I understand that this a dehumanization is part of justice as we understand it. That by stripping away the particulars of a person, you can extract a principle that you can apply evenly to everyone in a similar situation.

Barack Obama is, of course, a person. A person whom you are free to admire, or despise. But legally, he is not a person, he’s President of the United States, a position vested with various executive powers and obligations, among them: “He shall nominate, and by and with the advice and consent of the Senate, shall appoint…judges of the Supreme Court.” (Article II, Section 2)

It seems to me that the Republican Senators who are vowing to obstruct the replacement of Justice Scalia have forgotten that in this instance, Barack Obama is not Obama, but, simply “President.” And they are not individual people with opinions either. Not, Mitch McConnell, but “Senator.” Whatever their personal feelings about the man, and whoever the man or woman happens to be, the rule of law only works if we all agree to be depersonalized in this way, elected officials especially. 

To struggle against this is to call for a dismantling of our entire legal system, which has older roots than the U.S. Constitution, but includes it.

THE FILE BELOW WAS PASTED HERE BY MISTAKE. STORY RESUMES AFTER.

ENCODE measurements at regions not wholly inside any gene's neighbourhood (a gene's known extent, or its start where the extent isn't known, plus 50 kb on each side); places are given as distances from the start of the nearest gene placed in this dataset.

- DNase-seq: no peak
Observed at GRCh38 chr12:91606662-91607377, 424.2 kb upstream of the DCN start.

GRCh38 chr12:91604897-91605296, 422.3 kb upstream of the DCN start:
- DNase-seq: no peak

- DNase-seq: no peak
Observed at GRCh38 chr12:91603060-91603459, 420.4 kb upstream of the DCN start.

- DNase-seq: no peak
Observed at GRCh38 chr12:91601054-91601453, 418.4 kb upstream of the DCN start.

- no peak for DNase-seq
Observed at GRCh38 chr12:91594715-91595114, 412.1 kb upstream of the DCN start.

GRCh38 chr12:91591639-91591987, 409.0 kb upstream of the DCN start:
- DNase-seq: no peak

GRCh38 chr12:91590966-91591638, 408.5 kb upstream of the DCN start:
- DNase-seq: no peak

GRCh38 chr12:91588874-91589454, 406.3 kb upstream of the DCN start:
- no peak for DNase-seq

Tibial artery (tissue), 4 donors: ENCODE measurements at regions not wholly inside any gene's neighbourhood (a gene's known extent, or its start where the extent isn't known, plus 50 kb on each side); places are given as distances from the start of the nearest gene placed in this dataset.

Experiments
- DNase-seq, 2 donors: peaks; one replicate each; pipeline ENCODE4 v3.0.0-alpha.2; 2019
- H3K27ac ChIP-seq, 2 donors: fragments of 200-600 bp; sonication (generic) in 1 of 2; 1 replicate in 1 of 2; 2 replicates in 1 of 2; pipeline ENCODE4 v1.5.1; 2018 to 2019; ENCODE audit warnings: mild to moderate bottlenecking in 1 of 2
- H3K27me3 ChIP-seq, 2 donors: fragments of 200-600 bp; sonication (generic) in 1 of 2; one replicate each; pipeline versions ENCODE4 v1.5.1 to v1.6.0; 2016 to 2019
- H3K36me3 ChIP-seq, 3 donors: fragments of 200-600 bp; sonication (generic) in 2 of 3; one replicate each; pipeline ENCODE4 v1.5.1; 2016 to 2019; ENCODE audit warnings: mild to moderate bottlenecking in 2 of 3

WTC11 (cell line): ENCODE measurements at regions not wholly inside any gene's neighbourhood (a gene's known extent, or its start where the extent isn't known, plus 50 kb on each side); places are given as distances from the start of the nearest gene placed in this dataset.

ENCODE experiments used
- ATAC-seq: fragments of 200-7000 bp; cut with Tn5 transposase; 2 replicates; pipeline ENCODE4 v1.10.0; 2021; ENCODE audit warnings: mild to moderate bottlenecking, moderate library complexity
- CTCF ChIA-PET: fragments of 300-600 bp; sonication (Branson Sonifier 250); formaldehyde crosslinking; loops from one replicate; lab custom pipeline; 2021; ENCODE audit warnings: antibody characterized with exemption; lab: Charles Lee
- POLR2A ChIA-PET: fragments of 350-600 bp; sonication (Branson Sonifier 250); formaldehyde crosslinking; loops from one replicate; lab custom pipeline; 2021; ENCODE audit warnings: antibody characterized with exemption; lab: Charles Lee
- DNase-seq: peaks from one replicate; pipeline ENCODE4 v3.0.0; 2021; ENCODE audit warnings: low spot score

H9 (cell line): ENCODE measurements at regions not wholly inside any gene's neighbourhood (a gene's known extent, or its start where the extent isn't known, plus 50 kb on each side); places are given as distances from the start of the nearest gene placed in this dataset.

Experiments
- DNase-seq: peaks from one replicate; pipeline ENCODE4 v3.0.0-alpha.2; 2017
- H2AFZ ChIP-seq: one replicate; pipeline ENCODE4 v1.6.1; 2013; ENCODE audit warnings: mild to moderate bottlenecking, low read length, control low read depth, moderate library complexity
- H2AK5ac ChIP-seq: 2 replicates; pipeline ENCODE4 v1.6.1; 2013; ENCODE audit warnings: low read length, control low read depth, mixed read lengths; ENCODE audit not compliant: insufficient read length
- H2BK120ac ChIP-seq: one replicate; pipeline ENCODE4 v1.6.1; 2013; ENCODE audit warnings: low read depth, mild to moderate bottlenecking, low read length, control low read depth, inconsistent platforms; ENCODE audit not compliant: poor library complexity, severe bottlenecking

To struggle against this is to support a system based on personal favors and favorites, which is to say, to support tyranny.

Inspiration · On Creativity - Art, Jewelry, Writing · On New York City

On The Word on The Street

Here’s a form of traditional publishing that isn’t in trouble. 

   
While I confess to writing on my wooden desk in junior high and high school, I’ve never felt the urge to grafitti on bathroom stalls. But I do appreciate the reading material I’ve observed, as I go about my daily life.

I don’t have a photo of my favorite, a piece of grafitti that says “shitfuck,” because I only see it from the window of the subway, as it crosses over the East River.

But I like visiting this one:    
 

I realize these are technically defacements, quality-of-life diminishing property crimes, but I really appreciate these writers and their urge to communicate. That’s such an innate need. It really hasn’t changed very much since humans started writing on cave walls.